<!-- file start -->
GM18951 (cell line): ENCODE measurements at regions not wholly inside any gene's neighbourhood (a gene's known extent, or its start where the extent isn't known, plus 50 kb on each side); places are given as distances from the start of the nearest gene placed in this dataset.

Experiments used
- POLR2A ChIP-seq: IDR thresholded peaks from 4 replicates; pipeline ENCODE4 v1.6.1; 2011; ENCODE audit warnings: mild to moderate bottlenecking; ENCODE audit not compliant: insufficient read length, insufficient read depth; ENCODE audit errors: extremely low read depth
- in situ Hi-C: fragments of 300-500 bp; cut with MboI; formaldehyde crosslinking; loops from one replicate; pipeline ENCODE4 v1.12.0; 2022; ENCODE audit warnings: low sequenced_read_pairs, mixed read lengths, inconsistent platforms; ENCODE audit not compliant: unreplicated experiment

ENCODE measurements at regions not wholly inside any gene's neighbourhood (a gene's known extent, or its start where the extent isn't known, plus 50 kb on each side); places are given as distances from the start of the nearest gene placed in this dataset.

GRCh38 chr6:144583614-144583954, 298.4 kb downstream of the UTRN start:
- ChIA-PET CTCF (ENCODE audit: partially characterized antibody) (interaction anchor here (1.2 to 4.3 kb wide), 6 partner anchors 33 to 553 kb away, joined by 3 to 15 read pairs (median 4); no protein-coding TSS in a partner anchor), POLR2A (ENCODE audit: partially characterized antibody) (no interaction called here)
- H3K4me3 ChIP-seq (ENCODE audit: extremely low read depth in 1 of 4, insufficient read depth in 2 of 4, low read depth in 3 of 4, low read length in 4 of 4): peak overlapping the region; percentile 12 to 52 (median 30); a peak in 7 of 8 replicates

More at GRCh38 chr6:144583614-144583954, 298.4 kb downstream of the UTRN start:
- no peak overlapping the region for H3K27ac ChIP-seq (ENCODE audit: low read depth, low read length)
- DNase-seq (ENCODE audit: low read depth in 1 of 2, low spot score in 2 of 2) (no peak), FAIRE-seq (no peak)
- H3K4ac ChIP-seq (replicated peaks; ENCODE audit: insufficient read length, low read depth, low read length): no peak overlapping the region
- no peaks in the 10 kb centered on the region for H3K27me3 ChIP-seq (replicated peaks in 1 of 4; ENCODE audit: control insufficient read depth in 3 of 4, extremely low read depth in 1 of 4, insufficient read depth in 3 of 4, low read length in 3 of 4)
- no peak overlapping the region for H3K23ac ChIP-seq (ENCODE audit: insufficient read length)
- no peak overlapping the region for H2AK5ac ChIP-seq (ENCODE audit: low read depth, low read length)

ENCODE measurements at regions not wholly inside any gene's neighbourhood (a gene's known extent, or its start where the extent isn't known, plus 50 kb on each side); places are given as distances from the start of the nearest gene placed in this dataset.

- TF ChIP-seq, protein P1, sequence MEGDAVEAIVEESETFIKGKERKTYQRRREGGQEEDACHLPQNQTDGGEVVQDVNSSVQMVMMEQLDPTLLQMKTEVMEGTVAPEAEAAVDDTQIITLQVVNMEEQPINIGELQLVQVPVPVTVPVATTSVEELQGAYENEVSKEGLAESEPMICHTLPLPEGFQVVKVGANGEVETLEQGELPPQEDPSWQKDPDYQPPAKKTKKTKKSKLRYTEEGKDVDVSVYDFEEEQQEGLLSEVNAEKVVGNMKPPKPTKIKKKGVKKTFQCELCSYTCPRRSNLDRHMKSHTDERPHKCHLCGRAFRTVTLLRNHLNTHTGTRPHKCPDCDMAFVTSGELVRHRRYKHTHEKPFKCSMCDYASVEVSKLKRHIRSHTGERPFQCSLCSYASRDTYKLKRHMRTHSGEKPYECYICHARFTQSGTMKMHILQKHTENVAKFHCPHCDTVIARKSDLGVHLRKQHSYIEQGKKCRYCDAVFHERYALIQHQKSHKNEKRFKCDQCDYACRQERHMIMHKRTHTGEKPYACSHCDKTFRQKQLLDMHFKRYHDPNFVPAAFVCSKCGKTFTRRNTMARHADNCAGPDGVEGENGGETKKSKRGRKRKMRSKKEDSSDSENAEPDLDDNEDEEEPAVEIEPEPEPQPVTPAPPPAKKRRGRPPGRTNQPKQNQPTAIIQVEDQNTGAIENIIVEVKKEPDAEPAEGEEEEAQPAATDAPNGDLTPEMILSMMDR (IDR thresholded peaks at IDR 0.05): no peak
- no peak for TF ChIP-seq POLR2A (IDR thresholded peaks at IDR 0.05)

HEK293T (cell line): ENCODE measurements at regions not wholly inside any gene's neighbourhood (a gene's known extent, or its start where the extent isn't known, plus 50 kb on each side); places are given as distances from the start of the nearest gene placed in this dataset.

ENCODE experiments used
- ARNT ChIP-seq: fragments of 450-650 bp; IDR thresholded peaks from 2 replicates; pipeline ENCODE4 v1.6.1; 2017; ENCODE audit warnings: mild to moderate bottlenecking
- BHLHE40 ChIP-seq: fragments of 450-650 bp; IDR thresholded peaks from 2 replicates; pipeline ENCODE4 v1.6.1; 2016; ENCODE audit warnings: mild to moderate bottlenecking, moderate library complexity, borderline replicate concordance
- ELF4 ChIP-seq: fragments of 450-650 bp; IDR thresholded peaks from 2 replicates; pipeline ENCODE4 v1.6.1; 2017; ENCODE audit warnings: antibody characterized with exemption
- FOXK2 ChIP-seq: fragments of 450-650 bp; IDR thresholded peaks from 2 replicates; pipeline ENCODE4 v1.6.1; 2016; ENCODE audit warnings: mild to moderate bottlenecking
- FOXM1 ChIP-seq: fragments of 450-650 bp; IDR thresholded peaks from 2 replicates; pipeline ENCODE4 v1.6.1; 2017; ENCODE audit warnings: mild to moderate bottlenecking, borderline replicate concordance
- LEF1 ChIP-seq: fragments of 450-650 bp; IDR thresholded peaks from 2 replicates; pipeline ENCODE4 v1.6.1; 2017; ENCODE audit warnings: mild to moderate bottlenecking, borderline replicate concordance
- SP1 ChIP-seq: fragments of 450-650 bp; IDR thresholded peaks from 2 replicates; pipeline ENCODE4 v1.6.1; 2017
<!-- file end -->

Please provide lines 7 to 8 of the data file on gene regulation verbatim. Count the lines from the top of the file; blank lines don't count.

- ChIA-PET CTCF (ENCODE audit: partially characterized antibody) (interaction anchor here (1.2 to 4.3 kb wide), 6 partner anchors 33 to 553 kb away, joined by 3 to 15 read pairs (median 4); no protein-coding TSS in a partner anchor), POLR2A (ENCODE audit: partially characterized antibody) (no interaction called here)
- H3K4me3 ChIP-seq (ENCODE audit: extremely low read depth in 1 of 4, insufficient read depth in 2 of 4, low read depth in 3 of 4, low read length in 4 of 4): peak overlapping the region; percentile 12 to 52 (median 30); a peak in 7 of 8 replicates